This story appears in the November 2012 issue of National Geographic magazine.
Shooting Stars Capturing the flight of emperor penguins in Antarctica is no easy feat. They rocket around underwater, then explode out of holes in the sea ice (above). To follow them, Paul Nicklen used polar survival skills he learned as a child living among the Inuit on Canada’s Baffin Island. He read the ice and winds, and pressed the shutter even when he lost feeling in his fingers. Every so often, penguins burst from the water at this site, where Nicklen lay waiting. “They soared underwater like fighter jets in a dogfight,” he says. “Then they’d fly out, land, push down with their bill, and stand up, going back to that slow, waddling bird. It was a privilege to see.” —Luna Shyr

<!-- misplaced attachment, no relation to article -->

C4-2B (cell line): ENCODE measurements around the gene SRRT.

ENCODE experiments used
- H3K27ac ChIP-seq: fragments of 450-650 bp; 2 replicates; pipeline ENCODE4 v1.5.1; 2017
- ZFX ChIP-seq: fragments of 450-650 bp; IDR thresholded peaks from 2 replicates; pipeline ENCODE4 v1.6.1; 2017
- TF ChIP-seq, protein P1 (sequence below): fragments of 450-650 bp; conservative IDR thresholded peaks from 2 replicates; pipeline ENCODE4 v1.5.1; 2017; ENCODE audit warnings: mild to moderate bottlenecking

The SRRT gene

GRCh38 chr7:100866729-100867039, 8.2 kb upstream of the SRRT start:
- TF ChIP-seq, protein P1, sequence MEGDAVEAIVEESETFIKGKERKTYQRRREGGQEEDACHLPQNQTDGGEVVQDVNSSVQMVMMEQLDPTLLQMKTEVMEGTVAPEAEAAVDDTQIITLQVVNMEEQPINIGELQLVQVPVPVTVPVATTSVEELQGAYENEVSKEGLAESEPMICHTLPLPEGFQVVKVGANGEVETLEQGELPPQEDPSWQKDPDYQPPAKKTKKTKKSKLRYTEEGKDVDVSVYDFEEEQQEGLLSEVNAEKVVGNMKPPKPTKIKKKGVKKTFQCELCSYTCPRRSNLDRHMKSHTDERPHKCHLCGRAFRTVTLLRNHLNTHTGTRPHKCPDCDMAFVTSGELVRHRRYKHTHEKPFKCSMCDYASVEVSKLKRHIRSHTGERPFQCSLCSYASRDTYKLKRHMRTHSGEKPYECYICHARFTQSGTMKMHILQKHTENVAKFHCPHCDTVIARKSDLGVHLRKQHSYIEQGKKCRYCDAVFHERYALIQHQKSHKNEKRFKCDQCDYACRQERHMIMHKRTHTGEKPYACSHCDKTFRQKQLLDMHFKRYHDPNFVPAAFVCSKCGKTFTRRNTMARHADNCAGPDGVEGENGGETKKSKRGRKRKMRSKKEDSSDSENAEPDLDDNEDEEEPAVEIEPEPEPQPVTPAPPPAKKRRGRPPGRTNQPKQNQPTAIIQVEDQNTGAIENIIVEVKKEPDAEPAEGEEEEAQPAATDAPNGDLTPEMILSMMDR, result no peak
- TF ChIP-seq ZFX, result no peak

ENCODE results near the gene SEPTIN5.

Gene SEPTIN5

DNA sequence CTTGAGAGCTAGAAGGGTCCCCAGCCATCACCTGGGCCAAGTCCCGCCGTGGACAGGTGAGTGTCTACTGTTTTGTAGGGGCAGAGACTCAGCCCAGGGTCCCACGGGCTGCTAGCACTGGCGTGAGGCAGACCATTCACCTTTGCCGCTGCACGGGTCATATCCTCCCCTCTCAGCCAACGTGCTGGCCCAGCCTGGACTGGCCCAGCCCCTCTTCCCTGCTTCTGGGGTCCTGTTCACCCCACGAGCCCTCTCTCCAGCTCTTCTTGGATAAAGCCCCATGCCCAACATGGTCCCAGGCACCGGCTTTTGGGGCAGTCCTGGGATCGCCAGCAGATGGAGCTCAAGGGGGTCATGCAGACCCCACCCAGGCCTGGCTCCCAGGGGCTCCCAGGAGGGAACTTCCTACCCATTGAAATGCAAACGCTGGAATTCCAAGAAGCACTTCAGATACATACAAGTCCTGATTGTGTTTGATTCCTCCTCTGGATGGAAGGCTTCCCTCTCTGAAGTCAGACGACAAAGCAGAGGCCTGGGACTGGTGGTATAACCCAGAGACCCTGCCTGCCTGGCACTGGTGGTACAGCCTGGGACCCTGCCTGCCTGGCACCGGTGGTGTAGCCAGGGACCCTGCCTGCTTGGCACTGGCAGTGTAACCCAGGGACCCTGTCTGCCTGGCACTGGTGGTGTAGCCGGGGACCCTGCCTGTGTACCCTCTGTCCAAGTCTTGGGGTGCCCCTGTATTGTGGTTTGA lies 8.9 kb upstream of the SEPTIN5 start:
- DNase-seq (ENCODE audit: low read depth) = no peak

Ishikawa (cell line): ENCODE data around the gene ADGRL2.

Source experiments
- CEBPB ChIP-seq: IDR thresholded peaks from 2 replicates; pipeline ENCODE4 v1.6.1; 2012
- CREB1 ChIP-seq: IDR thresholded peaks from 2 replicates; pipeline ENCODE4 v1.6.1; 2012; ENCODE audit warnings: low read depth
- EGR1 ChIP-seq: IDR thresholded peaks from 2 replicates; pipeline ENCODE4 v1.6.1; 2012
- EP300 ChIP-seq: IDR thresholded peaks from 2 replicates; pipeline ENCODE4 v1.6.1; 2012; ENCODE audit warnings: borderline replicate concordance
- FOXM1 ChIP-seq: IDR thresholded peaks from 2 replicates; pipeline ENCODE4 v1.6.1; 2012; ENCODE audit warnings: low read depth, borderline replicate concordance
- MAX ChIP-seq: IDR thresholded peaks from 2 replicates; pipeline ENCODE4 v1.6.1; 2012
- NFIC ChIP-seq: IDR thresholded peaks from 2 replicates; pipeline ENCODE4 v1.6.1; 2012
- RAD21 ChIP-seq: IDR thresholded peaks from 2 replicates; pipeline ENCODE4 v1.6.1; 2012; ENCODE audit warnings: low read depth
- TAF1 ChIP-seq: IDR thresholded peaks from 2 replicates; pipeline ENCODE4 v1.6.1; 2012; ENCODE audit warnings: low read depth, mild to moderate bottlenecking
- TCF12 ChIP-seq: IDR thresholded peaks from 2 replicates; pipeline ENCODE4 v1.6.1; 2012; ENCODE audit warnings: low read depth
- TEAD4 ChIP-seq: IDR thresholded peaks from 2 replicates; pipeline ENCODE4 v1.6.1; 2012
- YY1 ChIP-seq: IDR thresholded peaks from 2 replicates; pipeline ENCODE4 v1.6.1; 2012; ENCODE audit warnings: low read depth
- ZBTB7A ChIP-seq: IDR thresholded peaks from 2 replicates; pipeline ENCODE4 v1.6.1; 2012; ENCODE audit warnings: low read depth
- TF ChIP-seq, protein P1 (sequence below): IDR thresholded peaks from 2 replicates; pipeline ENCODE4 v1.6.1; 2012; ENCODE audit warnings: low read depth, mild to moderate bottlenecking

Behind the Lens
Q: Penguins are pretty big. Did you worry one might hit you?
A: I was hit once, quite hard in the head. I was in a safe place—out of their way—but a penguin went way off course, flew through the air, and landed on my head. He just casually stood up and walked away. A 70-pound bird to the head hurts a lot, but I’m lucky I’ve never been injured. I was also hit by a leopard seal. Its strategy is to fly out of the water and knock over penguins like bowling pins.
Q: How close were you to the penguins in this shot?
A: I was about three feet away. My camera was in a [protective] Seacam housing; they were sending up so much spray and ice it would’ve destroyed my camera. The noises and thuds when they landed on the ice were incredible. They knocked the air out of themselves and made a squeak. We were lucky in that there was really only one opening where the penguins entered and exited the ocean.
Q: Did you enjoy living with them?
A: The first night in camp, the penguins followed me home. They stood outside and bugled all night. By the third night, I had a hard time sleeping, and the romanticism began to wane.